Also, some buildings downtown are being renovated and businesses may be coming there. A restaurant is reportedly coming to the old bank location at the corner of Main and Broad streets, but that hasn’t happened yet.
The bank’s drive-through lanes were filled with entirely new building now under construction for residential and retail tenants.
Despite all the new businesses and renovations, downtown has plenty of criticism when it comes to parking and vehicular traffic.
Femme Fatale Boutique plans to move from its Main Street location to the Westown Business Park around the middle of August, said Kaleigh Kennedy, store manager.
The parking on Main Street isn’t as great as what the business park offers and the lack of parking downtown cuts down on foot traffic for businesses, she said.
Other business owners share her viewpoint.
“The parking downtown is definitely hurting businesses,” said Tammy Nichols, co-owner of Half Baked Patisserie on Main Street. “There’s not enough parking. The traffic is atrocious.”
Half Baked Patisserie has trouble receiving its inventory. When Nichols comes to work with groceries, she has difficulty finding a place to park nearby. She instead has to drive home with the groceries and find a convenient space later.
As for the traffic, most people don’t want to drive downtown because it’s so congested, Nichols said. It takes longer to get from one side of Middletown to the other than it takes to get to Newark, she said.
Downtown businesses are “struggling,” Nichols said, because of the traffic and parking. Also, the development of businesses outside of downtown is “taking away the small businesses that are on Main Street,” she said.
When it comes to the traffic congestion, there may be some relief coming. The new Route 301 is currently under construction. The purpose of the new roadway is to relieve local roads of through traffic.
“I think once the [Route 301] bypass is done and constructed, it will open some opportunities for growth,” Nichols said.
Ken Cimino, public outreach coordinator for the new Route 301, said the new road “should relieve congestion on Main Street in Middletown as all of the ‘pass through’ trips (Wilmington, Philadelphia, New Jersey and New York) stay on the new U.S. 301 mainline to S.R. 1 and points north.”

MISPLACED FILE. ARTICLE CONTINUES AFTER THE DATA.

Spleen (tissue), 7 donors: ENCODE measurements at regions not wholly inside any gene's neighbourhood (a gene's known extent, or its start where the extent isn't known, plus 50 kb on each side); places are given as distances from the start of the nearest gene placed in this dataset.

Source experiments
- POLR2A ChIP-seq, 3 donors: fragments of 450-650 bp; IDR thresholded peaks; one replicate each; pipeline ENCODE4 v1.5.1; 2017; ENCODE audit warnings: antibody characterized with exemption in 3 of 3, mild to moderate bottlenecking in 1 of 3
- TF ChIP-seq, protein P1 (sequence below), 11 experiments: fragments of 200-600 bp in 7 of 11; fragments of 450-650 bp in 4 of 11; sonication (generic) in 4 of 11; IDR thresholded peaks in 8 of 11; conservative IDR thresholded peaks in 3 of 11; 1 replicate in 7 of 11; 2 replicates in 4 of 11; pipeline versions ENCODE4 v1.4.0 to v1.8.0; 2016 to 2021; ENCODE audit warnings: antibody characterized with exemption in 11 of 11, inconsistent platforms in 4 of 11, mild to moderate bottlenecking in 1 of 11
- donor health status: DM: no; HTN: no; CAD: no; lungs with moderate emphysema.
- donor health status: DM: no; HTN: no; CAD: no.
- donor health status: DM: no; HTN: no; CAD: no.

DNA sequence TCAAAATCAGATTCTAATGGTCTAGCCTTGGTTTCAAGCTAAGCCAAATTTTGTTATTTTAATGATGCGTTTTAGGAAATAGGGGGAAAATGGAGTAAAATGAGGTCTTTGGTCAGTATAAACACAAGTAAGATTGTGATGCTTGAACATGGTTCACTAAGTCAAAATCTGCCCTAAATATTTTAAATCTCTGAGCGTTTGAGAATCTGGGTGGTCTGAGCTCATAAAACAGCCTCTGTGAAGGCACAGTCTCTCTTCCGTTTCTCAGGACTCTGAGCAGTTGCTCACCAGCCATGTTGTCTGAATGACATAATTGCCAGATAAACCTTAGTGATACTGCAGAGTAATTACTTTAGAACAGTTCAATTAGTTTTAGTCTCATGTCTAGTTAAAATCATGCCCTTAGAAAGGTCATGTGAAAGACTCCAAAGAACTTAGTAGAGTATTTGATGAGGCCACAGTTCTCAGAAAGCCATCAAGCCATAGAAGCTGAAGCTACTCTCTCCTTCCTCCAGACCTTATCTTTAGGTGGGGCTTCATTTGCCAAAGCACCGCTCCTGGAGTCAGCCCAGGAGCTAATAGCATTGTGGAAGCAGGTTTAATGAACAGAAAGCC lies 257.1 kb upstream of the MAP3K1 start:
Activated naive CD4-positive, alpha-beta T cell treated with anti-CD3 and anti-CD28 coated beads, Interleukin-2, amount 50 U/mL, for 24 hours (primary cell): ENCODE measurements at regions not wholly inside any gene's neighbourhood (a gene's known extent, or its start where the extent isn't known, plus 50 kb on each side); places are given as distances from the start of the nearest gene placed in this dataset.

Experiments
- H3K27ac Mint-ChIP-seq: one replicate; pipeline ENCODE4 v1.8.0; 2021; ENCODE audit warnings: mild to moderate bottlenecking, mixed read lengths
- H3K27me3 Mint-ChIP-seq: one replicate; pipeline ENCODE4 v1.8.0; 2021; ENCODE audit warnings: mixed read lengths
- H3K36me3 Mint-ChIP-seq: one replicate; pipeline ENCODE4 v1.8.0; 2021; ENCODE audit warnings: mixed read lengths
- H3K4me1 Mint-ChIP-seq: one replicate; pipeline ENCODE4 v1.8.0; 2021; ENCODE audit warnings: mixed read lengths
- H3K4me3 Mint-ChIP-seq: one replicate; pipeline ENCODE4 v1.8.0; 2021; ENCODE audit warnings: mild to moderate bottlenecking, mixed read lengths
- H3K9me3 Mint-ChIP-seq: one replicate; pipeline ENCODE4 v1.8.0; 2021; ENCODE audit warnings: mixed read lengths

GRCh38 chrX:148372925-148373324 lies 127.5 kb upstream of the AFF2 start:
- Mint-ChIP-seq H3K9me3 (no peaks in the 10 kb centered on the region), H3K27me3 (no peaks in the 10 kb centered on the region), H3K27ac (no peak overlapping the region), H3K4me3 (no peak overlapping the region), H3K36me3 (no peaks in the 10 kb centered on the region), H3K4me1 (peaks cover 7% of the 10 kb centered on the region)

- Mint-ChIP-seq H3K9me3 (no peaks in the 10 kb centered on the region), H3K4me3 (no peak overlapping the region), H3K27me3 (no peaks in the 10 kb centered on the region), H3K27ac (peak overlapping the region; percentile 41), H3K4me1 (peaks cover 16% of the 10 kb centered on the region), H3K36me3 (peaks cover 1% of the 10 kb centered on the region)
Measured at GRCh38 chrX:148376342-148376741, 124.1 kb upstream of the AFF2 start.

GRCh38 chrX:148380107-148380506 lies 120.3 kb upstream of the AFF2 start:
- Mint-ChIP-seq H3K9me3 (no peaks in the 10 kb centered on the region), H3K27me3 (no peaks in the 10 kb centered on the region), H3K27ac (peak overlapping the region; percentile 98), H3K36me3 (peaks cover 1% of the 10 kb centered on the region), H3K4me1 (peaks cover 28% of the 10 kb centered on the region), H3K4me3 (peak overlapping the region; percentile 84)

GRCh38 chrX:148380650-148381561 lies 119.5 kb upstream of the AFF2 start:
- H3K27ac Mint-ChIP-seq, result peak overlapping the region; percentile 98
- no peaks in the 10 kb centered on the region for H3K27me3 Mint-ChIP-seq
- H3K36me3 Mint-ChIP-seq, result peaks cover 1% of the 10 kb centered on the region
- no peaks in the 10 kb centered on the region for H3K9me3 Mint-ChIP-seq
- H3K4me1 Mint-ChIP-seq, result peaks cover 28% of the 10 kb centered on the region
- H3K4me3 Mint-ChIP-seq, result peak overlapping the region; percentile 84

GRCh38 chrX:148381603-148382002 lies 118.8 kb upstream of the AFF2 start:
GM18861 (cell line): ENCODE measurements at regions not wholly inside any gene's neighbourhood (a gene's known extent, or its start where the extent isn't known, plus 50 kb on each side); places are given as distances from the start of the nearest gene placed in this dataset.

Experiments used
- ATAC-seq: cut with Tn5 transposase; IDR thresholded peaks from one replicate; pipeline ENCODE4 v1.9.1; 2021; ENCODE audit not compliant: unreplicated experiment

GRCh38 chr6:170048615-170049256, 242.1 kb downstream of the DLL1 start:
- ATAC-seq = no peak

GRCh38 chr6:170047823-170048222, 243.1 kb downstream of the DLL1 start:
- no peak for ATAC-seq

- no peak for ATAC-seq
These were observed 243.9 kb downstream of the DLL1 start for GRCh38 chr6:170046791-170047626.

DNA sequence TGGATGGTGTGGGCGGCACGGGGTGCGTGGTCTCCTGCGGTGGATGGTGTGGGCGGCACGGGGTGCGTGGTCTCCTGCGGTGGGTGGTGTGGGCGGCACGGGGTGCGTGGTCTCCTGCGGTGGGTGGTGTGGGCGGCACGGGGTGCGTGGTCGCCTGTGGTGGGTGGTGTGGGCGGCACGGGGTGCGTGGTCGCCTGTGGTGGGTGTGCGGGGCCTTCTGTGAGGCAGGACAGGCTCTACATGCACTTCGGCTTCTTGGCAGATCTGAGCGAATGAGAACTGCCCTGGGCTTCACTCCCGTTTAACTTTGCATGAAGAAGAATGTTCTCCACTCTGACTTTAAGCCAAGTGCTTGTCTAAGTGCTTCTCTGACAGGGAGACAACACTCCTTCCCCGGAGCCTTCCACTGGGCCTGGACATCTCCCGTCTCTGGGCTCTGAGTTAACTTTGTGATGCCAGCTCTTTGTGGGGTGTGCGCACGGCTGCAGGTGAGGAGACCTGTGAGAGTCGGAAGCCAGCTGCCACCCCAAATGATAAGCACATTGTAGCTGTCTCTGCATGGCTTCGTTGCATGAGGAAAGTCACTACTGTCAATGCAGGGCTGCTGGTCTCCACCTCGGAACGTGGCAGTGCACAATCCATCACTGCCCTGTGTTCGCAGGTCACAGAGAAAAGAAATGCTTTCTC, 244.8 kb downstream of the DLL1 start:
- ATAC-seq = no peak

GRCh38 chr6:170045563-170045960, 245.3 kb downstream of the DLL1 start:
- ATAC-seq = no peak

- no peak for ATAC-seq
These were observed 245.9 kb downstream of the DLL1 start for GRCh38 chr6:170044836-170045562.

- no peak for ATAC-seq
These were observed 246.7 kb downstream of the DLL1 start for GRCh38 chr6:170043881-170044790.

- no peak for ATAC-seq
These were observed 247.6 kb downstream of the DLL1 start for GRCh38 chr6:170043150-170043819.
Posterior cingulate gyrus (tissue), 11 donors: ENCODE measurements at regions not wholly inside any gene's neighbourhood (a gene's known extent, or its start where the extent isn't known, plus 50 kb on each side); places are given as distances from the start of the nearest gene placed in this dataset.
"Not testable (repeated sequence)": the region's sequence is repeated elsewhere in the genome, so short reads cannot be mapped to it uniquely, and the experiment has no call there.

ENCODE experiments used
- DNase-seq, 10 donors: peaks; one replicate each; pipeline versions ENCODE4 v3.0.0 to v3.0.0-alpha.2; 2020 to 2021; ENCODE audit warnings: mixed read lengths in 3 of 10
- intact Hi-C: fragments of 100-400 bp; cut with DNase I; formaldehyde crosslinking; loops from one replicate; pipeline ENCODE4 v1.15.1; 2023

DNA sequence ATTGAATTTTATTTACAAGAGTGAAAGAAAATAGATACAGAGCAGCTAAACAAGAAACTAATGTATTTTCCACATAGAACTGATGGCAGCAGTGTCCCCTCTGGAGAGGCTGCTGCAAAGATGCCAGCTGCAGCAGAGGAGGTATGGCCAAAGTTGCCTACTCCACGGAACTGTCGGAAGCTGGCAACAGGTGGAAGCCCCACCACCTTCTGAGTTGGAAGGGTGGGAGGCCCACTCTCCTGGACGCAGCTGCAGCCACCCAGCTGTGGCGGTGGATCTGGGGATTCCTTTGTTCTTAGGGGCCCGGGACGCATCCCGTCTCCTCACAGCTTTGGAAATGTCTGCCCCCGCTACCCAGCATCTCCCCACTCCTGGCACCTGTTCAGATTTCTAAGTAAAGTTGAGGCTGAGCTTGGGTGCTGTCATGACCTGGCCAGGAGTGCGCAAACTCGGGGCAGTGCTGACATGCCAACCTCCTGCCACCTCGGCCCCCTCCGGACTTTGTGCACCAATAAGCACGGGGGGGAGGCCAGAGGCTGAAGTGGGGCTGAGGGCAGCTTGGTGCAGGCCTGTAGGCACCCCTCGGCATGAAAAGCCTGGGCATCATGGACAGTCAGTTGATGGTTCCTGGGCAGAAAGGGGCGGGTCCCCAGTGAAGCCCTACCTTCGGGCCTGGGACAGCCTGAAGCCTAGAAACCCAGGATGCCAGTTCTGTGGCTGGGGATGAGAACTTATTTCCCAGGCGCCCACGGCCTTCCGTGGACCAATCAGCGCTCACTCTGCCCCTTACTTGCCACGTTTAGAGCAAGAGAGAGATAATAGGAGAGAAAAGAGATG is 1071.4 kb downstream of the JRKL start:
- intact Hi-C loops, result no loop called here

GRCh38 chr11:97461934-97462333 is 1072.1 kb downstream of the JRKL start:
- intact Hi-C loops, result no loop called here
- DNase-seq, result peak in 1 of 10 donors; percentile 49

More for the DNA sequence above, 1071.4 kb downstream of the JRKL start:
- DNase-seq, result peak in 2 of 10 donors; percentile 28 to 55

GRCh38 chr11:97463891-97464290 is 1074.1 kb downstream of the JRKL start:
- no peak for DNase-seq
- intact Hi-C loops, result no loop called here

As for a general view of downtown, Christopher Everett, executive director of the Everett Theatre, said downtown is in a “growth curve” which the theatre has seen.
Three years ago, a total of 200 to 300 people attended the run of event at the theatre, usually two weekends in a row. Now those numbers have climbed to about 2,000 people over the course of multiple performances of a live musical – hundreds of people for each show instead of dozens.
For auditions, he said he had about six people audition for a show three years ago. Today, the average is 80 people auditioning per show.
That growth is helping the downtown area, as the theatre brings in actors and audiences who eat and shop downtown, he said. Right now, the theatre offers the only live shows on a monthly basis below the C&D Canal, he said.
If downtown has enough unique shows and places to eat, then it won’t struggle, Everett said.
“If you want to shop at unique gift shops and other local entrepreneurs, you need to shop downtown. You aren’t going to find it someplace else. You don’t,” he said.
What’s his biggest concern?
Everett said it’s the safety of people walking across the street to get to the theatre and how the constant stream of traffic makes that difficult.
"We care about our customers' experience. Safety is part of that,” he said.
Also, he said parking is always an issue. So far, the theatre has been able to use the parking that's provided by the church across the street and by the Town of Middletown including the town hall lot.